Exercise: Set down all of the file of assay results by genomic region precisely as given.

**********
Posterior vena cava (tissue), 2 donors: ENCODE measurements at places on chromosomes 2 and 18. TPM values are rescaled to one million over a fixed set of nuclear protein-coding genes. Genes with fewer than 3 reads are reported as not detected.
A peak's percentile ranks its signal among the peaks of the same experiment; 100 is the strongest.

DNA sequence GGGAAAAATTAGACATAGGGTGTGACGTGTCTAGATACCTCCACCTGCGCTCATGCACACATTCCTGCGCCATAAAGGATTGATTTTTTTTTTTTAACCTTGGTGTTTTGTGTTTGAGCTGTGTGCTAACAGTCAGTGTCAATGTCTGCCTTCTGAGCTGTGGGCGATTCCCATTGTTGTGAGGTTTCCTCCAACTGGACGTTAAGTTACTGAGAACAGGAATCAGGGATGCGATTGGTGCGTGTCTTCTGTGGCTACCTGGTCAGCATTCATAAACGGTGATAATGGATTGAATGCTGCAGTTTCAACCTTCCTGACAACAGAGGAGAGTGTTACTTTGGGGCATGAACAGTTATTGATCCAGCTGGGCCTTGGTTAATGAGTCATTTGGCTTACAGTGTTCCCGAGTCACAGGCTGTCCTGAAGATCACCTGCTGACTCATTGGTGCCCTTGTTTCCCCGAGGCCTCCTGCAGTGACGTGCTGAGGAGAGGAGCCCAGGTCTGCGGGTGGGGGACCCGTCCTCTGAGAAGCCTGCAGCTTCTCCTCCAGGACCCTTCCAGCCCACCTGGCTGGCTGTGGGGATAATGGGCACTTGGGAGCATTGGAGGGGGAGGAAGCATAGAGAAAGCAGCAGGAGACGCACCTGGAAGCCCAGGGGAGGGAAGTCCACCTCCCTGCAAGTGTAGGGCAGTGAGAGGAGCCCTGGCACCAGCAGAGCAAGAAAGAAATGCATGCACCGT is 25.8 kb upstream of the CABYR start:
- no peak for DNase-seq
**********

Posterior vena cava (tissue), 2 donors: ENCODE measurements at places on chromosomes 2 and 18. TPM values are rescaled to one million over a fixed set of nuclear protein-coding genes. Genes with fewer than 3 reads are reported as not detected.
A peak's percentile ranks its signal among the peaks of the same experiment; 100 is the strongest.

DNA sequence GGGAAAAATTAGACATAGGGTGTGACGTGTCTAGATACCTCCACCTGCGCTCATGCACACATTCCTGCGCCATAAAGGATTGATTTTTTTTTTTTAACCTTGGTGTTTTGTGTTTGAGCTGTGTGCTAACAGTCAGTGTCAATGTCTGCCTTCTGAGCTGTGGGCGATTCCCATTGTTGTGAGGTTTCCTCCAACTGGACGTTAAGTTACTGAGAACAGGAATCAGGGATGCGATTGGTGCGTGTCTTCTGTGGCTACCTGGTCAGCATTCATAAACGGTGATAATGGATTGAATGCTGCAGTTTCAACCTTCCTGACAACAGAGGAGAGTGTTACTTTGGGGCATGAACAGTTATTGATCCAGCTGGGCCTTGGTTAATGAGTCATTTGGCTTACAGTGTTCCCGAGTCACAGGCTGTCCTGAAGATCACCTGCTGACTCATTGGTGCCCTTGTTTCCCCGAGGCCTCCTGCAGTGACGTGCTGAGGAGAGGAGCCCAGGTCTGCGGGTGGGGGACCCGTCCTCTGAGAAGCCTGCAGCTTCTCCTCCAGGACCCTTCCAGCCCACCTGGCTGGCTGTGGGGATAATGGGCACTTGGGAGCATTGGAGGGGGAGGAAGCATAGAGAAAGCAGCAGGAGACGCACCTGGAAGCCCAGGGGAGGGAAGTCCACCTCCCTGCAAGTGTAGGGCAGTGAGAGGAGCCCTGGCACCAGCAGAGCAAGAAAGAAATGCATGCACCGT is 25.8 kb upstream of the CABYR start:
- no peak for DNase-seq